Battling the New Jim Crow
NEW YORK--More than 140 people attended a citywide launch meeting in Harlem October 1 for a new organizational initiative: the Campaign to End the New Jim Crow (CENJC).
CENJC is being organized by a coalition of groups and individuals for racial and economic justice, including the Campaign to End the Death Penalty, All Things Harlem, American Friends Service Committee, Center For Constitutional Rights, Religious Society of Friends Morningside Meeting, Think Outside the Cell Foundation and others.
Situated in the famous Riverside Church Prison Ministry, CENJC was born out of a study group around Michelle Alexander's book The New Jim Crow: Mass Incarceration in the Era of Colorblindness.
At the end of their study group, the group set up a public event and invited Alexander to speak in May. The meeting was widely attended, with over 1,000 people showing up to hear her shed light on the de facto racist practices in our criminal justice system and the institutions that continue to perpetuate them.
Alexander focused on what she calls the "collateral consequences of mass incarceration"--including the disproportionate numbers of African Americans behind bars and the millions denied the right to vote, employment and access to public housing, all because of a felony conviction.
Seeing such strong support from the public, this loose coalition was inspired to take the initiative and create the CENJC, setting out a foundational structure for the organization and formally launching its first public meeting October 1.
Following the solutions Alexander lays out in her book, the CENJC is dedicated to bringing awareness about mass incarceration and institutional racism, with the goal of building a grassroots, bottom-up movement that challenges the racist ideologies which have helped produced these conditions.
The group's intention is to dismantle these racist structures, with a focus on challenging the criminal justice system, police brutality, mass incarcerations and all the laws that attempt to justify, legitimize and institutionalize such acts of racism.
More than 60 percent of the incarcerated population are people of color. One in eight Black men in their 20s are currently behind bars, and one in six Latino men born today can expect to be incarcerated in their lifetimes.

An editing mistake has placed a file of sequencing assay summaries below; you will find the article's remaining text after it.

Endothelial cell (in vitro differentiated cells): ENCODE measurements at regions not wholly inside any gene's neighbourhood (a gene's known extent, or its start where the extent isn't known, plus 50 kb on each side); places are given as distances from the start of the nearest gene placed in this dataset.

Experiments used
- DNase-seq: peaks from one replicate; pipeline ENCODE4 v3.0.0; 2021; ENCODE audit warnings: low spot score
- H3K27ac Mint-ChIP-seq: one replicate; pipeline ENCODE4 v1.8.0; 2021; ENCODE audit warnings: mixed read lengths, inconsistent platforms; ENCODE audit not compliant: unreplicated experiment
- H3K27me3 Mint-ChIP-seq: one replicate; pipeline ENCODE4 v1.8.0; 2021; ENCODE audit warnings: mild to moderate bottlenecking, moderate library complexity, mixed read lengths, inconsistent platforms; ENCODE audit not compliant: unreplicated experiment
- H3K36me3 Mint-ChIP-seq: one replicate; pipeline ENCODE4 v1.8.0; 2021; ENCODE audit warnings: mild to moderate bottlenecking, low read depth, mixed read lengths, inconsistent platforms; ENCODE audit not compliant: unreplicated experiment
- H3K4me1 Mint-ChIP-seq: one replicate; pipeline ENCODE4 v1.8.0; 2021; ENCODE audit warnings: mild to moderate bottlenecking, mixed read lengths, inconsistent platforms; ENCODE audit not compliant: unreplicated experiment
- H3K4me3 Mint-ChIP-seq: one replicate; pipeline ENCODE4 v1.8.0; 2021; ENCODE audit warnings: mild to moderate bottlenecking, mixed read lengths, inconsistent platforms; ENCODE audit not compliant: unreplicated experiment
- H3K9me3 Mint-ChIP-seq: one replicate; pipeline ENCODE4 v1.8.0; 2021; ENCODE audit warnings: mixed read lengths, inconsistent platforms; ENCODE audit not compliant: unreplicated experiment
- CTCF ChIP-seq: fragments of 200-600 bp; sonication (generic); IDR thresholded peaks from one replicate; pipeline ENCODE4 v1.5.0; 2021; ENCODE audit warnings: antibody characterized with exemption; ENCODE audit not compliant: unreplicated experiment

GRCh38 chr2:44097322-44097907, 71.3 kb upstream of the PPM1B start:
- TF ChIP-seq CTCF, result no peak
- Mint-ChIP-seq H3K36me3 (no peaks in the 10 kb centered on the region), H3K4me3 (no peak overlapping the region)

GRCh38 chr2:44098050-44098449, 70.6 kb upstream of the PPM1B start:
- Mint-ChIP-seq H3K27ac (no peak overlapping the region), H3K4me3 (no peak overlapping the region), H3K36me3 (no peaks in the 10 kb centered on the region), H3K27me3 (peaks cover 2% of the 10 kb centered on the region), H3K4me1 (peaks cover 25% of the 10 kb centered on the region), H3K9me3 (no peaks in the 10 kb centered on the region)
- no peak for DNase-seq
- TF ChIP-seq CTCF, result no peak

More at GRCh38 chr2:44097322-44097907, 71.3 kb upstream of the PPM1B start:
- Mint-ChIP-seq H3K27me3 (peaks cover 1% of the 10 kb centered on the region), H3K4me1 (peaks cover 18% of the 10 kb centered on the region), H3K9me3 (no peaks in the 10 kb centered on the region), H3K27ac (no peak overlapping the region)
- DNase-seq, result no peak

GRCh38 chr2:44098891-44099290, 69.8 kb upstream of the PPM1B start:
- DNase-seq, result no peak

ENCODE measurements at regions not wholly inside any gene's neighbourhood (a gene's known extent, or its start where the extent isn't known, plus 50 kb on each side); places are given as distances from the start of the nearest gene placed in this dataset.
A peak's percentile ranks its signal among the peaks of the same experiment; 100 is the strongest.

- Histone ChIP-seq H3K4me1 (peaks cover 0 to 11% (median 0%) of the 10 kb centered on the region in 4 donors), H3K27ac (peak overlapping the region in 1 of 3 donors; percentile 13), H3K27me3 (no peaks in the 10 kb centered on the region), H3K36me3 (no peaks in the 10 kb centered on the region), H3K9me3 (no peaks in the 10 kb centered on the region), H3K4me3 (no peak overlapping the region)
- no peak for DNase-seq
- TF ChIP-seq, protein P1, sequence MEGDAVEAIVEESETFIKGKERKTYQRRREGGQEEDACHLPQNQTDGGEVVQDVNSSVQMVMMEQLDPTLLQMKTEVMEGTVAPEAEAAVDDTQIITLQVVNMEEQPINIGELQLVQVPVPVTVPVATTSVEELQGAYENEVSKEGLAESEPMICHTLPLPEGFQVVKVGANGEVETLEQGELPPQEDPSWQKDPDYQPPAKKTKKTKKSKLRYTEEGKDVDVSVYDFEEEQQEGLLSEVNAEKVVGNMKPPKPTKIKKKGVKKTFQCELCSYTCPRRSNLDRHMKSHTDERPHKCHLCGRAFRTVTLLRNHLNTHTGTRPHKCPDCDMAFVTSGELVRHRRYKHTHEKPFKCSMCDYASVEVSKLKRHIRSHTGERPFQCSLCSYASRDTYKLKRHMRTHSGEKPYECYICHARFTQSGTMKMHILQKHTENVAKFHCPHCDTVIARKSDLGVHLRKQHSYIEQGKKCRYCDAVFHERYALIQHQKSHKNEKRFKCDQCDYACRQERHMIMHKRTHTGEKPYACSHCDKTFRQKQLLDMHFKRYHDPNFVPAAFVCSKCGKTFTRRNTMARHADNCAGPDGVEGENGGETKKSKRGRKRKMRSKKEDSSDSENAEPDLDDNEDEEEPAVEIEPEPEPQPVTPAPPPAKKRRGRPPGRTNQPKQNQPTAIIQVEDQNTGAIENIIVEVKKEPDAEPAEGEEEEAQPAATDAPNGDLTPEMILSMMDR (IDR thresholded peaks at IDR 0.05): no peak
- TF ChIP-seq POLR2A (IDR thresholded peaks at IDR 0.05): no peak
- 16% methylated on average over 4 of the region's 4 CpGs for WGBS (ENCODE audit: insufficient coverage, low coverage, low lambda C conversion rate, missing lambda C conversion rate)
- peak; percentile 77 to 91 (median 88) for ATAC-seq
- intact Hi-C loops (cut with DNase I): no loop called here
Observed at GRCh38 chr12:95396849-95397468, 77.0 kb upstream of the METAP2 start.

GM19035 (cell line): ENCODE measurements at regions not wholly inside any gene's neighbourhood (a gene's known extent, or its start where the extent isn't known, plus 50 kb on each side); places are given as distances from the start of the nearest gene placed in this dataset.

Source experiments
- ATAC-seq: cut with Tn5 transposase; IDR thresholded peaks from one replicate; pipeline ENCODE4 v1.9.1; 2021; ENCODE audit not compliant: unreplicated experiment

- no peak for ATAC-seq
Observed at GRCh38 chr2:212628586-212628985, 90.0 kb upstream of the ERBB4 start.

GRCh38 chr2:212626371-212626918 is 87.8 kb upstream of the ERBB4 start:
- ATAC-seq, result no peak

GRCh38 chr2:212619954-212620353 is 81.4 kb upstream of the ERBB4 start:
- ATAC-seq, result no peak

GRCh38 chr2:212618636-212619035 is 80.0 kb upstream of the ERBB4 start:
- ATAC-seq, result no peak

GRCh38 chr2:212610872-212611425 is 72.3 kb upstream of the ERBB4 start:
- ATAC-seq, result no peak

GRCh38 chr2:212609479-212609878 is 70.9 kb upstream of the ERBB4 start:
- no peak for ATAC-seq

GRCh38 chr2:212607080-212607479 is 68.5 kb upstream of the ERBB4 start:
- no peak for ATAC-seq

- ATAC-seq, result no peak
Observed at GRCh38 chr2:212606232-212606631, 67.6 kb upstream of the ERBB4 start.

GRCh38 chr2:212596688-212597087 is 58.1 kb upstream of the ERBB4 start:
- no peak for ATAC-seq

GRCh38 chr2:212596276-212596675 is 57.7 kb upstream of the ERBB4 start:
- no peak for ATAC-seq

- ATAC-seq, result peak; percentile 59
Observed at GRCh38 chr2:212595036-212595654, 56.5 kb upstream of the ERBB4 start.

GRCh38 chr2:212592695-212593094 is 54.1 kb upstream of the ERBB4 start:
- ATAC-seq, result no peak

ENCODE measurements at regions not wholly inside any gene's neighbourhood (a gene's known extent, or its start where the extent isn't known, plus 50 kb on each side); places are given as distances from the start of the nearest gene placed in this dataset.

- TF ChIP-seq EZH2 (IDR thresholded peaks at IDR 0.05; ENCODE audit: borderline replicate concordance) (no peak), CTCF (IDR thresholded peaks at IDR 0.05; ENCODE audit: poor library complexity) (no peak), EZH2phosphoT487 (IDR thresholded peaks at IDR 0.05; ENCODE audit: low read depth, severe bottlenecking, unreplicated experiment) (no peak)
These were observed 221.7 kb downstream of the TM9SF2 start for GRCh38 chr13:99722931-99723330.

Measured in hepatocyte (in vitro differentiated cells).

CENJC's vision is for a "movement that is committed to ending mass incarceration entirely" and to push for "a fundamental shift from a punitive model to a healing and transformative model of justice--a model that does not criminalize people for public health problems like drug addiction and does not criminalize poverty" is an exciting entry into a movement that takes aim at the new Jim Crow.
PEOPLE FROM all walks turned out for the launch of the Campaign to End the New Jim Crow--seasoned activists in the prison justice movement; people of color trying to bring these issues back to their workplaces and unions; students looking to build sister-chapters on their campuses; and revolutionary socialists and radicals of all shades uniting in their willingness to struggle together to create a real challenge to these injustices.
Prominent in the prison-justice realm, leading member Joseph Jazz Hayden--a participant in the Attica rebellion--is making himself accessible to appear on campuses for students who would like to build public events addressing the New Jim Crow.
Hayden has been speaking enthusiastically about giving CENJC a mass character by encouraging the building of chapters in all sections of society. One of the main focuses of the community outreach committee of CENJC is to bring more young people to the citywide CENJC meetings and to build CENJC chapters on college campuses.
In the wake of the murder of Troy Davis by the state of Georgia, where an innocent man was a victim of our racist criminal justice system, outrage and shame has inspired many new and veteran activists to take on these important issues with a new sense of confidence, militancy and anger. The Campaign to End the New Jim Crow can help be the start of a new rainfall of justice that will nourish and strengthen the grassroots necessary to advance this movement.